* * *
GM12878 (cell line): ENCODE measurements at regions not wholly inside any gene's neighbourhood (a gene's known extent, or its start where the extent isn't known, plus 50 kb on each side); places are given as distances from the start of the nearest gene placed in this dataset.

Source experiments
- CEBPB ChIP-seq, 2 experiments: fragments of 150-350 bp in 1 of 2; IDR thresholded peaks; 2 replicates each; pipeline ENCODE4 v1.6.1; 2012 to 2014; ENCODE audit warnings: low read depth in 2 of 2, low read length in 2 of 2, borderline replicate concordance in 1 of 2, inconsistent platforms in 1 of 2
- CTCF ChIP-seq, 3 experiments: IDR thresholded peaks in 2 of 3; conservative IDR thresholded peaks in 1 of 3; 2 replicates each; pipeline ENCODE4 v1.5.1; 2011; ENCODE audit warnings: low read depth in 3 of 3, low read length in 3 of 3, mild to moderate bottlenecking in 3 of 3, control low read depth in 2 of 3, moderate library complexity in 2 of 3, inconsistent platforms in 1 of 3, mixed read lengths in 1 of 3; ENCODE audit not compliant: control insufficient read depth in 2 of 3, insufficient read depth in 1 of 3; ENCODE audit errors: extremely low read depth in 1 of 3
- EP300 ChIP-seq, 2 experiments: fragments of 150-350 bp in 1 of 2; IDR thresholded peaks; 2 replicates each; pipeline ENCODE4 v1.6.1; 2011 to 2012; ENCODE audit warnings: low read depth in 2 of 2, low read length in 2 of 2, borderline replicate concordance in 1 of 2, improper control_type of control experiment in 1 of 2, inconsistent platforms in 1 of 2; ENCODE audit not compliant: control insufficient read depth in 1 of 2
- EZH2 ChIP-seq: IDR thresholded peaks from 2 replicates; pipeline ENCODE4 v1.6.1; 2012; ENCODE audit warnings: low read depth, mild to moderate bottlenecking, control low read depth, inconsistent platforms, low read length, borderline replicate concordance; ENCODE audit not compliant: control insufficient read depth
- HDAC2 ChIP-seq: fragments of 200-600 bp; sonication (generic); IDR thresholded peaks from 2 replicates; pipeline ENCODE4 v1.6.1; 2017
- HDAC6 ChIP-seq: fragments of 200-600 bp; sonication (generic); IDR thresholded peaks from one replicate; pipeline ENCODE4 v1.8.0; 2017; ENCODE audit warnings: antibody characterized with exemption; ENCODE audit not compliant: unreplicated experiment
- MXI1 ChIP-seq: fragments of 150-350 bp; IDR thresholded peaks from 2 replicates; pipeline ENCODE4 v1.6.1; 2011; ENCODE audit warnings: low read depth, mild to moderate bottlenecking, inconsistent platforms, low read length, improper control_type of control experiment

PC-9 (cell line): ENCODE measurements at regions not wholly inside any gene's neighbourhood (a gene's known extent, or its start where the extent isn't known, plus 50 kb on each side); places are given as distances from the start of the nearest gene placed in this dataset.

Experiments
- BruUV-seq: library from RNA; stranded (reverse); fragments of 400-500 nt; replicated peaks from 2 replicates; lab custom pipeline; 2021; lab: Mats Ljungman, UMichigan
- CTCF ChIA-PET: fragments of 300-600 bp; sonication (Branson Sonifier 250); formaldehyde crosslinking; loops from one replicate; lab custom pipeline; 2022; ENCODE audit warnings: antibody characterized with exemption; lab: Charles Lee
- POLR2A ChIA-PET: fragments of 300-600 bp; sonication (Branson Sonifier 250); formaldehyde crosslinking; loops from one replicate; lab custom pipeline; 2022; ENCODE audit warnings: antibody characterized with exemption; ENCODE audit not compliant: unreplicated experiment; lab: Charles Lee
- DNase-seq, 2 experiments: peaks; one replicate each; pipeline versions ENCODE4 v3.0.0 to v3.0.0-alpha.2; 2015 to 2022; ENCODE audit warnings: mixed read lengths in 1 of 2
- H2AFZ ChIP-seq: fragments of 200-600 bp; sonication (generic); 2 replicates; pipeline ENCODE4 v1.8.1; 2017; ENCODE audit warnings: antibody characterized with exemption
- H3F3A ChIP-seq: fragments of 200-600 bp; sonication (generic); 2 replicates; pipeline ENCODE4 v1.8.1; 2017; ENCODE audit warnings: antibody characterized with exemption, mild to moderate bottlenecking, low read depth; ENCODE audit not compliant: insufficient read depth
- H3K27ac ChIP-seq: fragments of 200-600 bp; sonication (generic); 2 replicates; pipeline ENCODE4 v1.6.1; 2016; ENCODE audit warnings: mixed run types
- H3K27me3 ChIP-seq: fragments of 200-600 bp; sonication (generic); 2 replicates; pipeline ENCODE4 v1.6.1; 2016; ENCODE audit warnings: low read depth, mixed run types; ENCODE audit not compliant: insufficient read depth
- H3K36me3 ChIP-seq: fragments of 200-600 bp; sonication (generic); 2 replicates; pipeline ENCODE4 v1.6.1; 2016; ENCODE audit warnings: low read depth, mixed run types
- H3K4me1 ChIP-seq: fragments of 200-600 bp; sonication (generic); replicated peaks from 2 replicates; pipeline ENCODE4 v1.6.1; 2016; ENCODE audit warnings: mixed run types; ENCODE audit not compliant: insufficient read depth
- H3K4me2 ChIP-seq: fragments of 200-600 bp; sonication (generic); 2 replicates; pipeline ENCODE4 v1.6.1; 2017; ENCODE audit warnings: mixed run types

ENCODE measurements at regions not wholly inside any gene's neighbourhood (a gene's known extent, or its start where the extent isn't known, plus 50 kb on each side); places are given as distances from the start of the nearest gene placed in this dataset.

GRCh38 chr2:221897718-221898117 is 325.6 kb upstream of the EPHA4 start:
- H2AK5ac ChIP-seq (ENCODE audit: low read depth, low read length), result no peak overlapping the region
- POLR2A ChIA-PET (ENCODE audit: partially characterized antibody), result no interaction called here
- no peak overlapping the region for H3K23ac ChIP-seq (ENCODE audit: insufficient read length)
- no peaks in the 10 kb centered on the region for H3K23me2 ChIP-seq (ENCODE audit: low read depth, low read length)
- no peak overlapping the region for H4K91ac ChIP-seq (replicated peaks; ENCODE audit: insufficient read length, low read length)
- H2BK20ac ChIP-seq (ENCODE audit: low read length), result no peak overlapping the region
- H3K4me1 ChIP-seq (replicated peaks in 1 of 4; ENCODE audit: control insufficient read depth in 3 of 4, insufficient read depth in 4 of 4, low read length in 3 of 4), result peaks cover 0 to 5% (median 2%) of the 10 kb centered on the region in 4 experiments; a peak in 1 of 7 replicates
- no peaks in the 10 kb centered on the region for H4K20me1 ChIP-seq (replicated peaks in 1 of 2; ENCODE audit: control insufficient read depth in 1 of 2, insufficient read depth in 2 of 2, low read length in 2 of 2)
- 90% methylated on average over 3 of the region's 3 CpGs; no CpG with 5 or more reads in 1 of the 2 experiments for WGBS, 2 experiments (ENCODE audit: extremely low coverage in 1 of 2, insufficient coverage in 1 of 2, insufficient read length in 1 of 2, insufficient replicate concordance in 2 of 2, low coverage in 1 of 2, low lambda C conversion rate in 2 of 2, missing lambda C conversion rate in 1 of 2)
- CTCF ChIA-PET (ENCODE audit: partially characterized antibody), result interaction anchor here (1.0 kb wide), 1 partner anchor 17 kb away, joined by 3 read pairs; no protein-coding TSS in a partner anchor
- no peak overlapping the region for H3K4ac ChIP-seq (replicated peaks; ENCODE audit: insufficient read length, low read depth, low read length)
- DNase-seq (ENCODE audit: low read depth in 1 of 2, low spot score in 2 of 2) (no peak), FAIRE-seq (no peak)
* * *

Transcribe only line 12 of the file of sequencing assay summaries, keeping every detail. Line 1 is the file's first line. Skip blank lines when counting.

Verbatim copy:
- BruUV-seq: library from RNA; stranded (reverse); fragments of 400-500 nt; replicated peaks from 2 replicates; lab custom pipeline; 2021; lab: Mats Ljungman, UMichigan